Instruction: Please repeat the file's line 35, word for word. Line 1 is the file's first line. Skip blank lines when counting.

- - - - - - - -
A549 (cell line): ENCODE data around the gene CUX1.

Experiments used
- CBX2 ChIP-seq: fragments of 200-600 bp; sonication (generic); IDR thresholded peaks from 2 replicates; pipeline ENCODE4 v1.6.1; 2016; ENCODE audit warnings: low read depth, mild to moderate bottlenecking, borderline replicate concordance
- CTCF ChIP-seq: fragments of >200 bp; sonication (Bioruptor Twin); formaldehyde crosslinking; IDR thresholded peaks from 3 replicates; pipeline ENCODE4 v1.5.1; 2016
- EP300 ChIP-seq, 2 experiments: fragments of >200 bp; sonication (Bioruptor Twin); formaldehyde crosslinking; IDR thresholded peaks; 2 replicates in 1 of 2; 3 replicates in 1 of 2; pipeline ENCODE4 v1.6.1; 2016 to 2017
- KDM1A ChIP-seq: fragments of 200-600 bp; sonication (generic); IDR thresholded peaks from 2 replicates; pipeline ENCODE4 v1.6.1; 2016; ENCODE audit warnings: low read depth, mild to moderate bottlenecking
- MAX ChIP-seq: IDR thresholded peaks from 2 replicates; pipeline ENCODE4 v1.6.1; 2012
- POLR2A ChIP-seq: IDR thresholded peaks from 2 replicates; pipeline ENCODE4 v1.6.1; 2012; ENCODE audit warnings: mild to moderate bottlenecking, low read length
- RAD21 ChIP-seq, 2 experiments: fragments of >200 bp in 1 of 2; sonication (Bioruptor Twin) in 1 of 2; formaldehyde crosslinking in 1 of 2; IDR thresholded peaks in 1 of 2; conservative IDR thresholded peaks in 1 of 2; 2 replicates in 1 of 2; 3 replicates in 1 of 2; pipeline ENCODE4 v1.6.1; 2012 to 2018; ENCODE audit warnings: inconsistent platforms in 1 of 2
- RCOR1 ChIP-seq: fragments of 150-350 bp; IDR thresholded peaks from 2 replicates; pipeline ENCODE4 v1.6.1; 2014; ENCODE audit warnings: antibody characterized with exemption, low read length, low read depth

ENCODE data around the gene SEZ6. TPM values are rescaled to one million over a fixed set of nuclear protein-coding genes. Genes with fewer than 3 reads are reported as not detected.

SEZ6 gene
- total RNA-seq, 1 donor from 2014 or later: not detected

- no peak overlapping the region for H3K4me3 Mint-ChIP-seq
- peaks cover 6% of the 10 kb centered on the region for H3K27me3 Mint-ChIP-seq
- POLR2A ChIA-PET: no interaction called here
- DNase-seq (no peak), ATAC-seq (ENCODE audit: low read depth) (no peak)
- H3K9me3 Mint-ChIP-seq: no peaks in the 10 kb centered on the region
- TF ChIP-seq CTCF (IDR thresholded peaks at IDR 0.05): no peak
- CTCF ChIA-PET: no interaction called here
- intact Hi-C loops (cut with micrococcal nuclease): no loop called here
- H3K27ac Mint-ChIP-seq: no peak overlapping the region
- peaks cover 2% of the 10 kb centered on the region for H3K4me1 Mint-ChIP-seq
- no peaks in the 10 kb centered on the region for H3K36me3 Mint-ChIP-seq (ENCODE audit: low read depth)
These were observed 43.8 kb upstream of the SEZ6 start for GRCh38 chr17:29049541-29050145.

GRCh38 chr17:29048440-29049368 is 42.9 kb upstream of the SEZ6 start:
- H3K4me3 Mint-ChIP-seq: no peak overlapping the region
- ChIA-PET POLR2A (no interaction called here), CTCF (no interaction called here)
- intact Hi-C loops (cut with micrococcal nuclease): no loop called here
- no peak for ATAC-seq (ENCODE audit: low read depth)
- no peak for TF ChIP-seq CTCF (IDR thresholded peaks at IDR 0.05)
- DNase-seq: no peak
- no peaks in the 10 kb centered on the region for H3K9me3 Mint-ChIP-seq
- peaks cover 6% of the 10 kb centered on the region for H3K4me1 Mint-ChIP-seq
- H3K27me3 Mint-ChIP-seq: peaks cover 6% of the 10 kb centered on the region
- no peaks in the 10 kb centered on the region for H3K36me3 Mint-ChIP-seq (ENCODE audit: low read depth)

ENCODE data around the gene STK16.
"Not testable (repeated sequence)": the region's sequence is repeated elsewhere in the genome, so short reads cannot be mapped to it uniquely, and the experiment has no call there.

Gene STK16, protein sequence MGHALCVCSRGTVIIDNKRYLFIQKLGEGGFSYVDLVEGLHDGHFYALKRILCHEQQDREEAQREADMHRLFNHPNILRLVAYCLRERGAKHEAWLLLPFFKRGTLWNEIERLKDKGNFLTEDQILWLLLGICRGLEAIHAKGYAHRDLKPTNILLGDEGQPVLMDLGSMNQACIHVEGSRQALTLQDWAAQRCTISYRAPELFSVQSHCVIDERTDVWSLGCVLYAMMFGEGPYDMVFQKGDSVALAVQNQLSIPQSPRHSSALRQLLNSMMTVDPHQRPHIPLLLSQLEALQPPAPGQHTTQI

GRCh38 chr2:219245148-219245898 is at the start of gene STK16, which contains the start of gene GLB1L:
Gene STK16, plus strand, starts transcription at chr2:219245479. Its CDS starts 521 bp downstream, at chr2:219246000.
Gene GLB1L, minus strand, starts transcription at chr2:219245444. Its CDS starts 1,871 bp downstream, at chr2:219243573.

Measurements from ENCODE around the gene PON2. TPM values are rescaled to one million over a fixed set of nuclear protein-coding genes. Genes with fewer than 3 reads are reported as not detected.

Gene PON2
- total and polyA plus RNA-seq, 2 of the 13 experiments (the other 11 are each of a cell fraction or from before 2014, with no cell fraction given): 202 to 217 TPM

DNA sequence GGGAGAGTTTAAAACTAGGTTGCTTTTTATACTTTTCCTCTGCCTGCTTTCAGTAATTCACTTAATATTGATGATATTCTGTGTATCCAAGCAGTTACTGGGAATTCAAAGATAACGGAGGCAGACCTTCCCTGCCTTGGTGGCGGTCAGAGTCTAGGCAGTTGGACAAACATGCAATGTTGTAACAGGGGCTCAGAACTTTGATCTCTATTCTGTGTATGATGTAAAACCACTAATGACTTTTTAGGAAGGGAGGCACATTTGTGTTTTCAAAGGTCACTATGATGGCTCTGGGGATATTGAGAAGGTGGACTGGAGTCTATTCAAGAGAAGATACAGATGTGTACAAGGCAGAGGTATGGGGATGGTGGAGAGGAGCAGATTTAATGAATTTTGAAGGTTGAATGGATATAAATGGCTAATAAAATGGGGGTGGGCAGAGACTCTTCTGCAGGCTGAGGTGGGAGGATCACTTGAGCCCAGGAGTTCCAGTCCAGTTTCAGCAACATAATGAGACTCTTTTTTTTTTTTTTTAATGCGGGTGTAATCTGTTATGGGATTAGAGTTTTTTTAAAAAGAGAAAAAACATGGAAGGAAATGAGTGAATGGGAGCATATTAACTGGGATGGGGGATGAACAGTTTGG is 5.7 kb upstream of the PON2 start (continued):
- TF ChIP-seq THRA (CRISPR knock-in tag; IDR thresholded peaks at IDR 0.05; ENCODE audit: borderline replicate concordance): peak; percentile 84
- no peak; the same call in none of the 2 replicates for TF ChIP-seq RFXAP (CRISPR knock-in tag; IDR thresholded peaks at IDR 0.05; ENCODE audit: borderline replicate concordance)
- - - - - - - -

- H3K27me3 Mint-ChIP-seq: peaks cover 6% of the 10 kb centered on the region